Third Seat from the Front: Leadership Styles and Confidence
As Summer turned into Fall, the same strange cocktail of excitement and dread swirled around me just like it did with every other kid at that time of year. But this year it felt different.
It was the year I began Sixth grade and our class had been “annexed” to the old part of the school. Imposing rows of wooden desks with ancient ink wells stained by the abuse of mindless doodlers were bolted to the floor in dark, cavernous rooms. Long gone were the shiny modern classrooms I had known for six years.
And then he walked in.
A man who within the year would cause me to develop one of the strongest skills a leader can possess and one of the most difficult to master.
Mr. Mero was a robust, balding man who, I would learn as the school year progressed, had a penchant for twirling his giant class ring on his finger until the stone side faced down. Only then would he take aim and use it to give a quick rap on the head to anyone he deemed rambunctious.
As the 3P bell would ring each afternoon, I realized how much I missed the comforting style of the teachers I had been blessed with until that year.
Now, I had to be constantly on my game.
The tipping point for me, though, was still to come.
Each and every Friday at 2P, we would take a weekly mathematics exam. And each and every Monday morning, we would line up against the walls of the classroom and stand silently, anxiously waiting to be given a desk assignment for the week.
A desk assignment that correlated directly to our grade on that Friday mathematics exam.
The recipient of the top grade in the class got the first desk, in the first row on the right, and every one else fell in line behind that person in descending order of their grade. The low score was unceremoniously shuttled off to no man’s land in the last desk on the left.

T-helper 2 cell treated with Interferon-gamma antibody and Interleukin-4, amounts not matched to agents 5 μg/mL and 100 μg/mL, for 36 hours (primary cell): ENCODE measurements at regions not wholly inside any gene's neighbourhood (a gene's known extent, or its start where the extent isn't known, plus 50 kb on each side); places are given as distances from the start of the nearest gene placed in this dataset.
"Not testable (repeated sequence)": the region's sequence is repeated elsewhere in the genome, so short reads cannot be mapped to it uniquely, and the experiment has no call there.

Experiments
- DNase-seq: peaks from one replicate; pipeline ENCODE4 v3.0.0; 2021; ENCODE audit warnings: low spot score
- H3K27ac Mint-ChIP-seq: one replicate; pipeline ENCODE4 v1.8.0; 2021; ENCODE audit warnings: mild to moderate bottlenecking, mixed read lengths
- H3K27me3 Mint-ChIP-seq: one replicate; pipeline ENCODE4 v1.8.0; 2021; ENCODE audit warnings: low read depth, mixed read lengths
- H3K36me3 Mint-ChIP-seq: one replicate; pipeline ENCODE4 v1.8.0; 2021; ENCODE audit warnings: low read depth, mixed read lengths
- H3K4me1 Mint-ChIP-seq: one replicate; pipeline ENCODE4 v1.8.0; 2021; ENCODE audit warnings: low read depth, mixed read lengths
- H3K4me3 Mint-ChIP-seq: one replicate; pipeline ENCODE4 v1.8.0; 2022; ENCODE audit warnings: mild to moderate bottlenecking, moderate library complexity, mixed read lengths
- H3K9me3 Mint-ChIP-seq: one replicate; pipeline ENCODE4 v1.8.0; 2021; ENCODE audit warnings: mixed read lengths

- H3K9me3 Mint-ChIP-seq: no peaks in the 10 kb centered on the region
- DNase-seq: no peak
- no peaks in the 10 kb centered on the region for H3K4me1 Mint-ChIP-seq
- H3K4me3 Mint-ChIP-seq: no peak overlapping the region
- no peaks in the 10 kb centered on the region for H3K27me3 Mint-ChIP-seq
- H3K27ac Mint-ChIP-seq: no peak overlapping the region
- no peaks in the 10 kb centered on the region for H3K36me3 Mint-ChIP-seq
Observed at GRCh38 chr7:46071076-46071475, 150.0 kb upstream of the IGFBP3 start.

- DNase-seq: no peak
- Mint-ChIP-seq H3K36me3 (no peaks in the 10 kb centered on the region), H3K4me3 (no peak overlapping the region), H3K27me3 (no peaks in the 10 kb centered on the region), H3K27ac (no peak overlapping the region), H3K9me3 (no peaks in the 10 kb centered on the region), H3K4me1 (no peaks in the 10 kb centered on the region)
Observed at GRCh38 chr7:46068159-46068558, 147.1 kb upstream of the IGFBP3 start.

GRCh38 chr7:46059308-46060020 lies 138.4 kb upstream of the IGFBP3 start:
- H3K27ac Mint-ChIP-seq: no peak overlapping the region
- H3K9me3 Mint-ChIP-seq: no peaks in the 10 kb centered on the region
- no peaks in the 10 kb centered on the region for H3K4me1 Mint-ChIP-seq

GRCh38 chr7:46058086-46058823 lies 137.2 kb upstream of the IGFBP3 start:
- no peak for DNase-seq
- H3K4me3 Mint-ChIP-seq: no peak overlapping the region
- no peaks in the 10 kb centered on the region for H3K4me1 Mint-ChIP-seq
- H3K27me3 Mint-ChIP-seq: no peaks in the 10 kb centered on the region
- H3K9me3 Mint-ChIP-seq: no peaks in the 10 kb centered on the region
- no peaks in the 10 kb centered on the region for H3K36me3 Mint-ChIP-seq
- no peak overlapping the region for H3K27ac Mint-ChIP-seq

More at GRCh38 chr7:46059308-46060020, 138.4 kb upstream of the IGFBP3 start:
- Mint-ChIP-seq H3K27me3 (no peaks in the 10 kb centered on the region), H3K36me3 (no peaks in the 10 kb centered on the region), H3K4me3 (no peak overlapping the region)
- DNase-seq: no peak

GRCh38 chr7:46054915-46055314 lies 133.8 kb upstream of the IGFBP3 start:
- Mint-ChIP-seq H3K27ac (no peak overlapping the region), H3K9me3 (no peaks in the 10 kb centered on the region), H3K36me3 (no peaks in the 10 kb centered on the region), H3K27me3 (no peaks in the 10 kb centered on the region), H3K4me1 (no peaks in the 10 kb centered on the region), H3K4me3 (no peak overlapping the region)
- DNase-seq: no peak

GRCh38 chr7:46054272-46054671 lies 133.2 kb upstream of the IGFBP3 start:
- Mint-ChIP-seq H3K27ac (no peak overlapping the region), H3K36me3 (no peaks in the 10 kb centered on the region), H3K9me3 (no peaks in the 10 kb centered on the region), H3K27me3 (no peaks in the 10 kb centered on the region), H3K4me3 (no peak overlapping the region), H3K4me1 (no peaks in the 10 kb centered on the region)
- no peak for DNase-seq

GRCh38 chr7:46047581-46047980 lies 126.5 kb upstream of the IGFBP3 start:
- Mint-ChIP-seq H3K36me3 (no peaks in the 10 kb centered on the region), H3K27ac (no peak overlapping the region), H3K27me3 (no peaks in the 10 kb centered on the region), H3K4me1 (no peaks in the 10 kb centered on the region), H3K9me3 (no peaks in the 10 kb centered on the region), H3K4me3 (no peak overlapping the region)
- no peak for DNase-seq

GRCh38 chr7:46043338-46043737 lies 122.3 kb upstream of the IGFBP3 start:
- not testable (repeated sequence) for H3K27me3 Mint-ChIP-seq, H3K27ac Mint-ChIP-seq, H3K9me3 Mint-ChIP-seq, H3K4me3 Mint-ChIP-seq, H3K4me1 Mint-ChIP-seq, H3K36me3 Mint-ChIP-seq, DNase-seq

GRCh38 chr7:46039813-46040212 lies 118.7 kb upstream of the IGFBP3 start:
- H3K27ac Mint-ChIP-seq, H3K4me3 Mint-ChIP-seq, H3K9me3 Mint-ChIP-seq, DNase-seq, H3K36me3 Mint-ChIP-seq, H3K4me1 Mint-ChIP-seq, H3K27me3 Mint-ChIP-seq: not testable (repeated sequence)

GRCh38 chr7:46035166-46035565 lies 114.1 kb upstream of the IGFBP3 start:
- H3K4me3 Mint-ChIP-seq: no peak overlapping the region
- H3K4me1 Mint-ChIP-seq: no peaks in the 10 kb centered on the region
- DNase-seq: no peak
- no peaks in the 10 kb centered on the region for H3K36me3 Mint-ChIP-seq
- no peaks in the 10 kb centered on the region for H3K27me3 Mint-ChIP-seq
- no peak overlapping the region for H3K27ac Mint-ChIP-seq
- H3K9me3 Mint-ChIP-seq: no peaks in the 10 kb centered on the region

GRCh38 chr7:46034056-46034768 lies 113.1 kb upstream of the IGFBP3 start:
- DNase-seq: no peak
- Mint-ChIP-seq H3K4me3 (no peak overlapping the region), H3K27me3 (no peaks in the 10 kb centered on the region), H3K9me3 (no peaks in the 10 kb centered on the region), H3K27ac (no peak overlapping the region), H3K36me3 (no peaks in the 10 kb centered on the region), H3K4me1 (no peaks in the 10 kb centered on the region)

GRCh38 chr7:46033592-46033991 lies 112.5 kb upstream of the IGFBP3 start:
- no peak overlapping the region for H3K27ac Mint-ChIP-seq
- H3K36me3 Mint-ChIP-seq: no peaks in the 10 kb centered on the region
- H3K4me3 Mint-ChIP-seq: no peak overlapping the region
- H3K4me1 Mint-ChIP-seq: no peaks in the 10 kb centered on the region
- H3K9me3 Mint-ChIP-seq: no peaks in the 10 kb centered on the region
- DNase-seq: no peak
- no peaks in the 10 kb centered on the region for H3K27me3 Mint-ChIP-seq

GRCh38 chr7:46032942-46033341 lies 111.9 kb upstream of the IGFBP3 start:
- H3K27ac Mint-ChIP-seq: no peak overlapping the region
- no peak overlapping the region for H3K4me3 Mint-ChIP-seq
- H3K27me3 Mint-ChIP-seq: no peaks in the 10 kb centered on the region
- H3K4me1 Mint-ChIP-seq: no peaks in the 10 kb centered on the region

For four months,my heart pounded as I waited, listening for my name. And for four months, my name had unfailing been called first.
And then, mid-way through the year it happened. Mr. Mero stood in front of us, wet his index finger, and flicked the stack of exams with a smile as he read the first name. “Michael Morgan.”
I felt my heart beat a little stronger.
Then he read the second name, “James Arlington”. My ears flushed red with embarrassment.
Next, “Sandra French.” As I heard my name called, I walked forward to take my exam. And as I did Mr. Mero leaned in to me and said “you’ll never get that front seat back again.”
I looked down at my third placed grade, a 94, and I took my seat- third from the front.
In that moment, I knew someone was betting against me. I also knew I would get that seat back again.
Leaders know the feeling. At some point, the wind starts slamming you in your face. The winning streak seems to stop without warning and you feel as if your head is about to get rapped by the backside of a class ring. People may even be betting against you.
How leaders respond in that moment is critical. And the most crucial element to their success boils down to one thing.
The confidence they have in their own ability to “get the seat back.”
I’m sure I had confidence all those months in the “winning” seat. I never thought about it and I never had to test it.
Mr. Mero did me a great favor by telling me that I would never get that seat back again. It was the first time in my life that I had to consciously make the decision to be confident.
As a leader, confidence is your greatest ally or your strongest foe. Consciously trusting that you have the strength, the abilities, and the mindset to overcome obstacles, block out negative voices, and push through challenges is what will make your success.
Take a moment and be conscious of where your confidence is right now. If you have areas of weakness, take action to strengthen them. Work to develop it. Remember the challenges you have overcome in the past. Use them to fuel your future.
In case you are wondering, I got the seat back the next week and held it for the remainder of the year.
Thanks, Mr. Mero for kick starting my ability to master one of the key leadership styles: Confidence
Sandi Coryell is a Leadership Speaker and Strategist with The Coryell Group. You can follow her on Twitter @SandiCoryell